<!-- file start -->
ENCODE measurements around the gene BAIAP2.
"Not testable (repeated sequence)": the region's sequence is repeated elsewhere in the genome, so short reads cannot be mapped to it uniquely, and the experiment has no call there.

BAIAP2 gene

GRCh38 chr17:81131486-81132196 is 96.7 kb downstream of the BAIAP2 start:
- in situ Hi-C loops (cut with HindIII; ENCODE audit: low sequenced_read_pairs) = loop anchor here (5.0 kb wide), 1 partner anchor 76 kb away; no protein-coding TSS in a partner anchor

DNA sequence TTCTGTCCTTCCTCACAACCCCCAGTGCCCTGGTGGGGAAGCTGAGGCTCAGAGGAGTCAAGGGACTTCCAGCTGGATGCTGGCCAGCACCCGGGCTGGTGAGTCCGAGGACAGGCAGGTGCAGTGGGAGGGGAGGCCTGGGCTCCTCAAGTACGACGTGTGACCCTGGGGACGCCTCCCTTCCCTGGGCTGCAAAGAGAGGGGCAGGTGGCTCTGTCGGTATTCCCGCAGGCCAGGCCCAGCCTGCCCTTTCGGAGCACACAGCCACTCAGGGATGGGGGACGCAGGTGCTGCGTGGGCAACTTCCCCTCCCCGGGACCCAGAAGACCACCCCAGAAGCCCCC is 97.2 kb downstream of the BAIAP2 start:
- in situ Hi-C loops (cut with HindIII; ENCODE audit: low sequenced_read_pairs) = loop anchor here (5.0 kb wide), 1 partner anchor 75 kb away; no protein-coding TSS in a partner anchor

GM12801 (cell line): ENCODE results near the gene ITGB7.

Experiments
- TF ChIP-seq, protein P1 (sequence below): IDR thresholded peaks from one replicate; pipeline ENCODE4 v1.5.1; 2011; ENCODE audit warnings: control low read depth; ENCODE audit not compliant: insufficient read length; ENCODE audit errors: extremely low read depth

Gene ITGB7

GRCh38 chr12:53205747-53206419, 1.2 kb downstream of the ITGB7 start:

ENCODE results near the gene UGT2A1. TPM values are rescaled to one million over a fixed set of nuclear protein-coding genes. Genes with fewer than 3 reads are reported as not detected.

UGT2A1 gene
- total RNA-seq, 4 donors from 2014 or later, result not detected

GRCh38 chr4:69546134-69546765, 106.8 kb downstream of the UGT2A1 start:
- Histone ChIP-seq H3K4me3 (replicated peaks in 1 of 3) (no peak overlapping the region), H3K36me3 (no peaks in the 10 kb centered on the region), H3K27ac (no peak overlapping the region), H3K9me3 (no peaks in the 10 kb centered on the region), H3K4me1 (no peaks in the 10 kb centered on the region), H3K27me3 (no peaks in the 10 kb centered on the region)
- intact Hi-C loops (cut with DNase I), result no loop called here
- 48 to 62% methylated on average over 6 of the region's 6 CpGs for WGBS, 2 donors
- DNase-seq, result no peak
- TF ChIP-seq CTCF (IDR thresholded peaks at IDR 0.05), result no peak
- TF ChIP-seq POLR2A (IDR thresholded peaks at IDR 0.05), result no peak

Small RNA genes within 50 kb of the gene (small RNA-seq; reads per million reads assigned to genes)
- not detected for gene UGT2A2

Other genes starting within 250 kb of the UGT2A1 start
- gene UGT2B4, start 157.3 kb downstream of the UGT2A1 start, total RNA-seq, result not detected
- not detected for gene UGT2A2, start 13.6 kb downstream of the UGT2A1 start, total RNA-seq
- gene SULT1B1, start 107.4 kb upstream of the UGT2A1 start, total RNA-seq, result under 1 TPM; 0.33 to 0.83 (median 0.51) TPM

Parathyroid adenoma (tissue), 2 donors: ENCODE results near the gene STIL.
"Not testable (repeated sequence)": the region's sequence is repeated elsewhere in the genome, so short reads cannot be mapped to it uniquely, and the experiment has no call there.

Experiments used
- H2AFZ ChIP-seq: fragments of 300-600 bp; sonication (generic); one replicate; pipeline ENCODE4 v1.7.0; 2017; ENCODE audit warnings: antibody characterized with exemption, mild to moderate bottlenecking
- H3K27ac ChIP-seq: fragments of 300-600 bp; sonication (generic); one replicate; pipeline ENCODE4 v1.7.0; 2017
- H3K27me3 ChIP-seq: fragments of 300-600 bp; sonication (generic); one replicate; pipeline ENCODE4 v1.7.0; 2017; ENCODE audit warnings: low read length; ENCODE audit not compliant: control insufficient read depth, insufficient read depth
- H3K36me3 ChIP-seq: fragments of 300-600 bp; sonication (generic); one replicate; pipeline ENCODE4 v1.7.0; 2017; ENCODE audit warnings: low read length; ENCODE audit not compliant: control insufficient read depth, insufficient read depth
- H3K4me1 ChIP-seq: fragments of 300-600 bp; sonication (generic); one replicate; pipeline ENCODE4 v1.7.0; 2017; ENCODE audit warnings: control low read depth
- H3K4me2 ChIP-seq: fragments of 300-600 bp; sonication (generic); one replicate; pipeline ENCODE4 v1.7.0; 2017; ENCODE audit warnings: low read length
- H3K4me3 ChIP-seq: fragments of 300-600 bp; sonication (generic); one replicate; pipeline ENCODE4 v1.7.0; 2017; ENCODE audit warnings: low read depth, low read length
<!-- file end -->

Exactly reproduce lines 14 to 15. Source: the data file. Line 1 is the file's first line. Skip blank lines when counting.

UGT2A1 gene
- total RNA-seq, 4 donors from 2014 or later, result not detected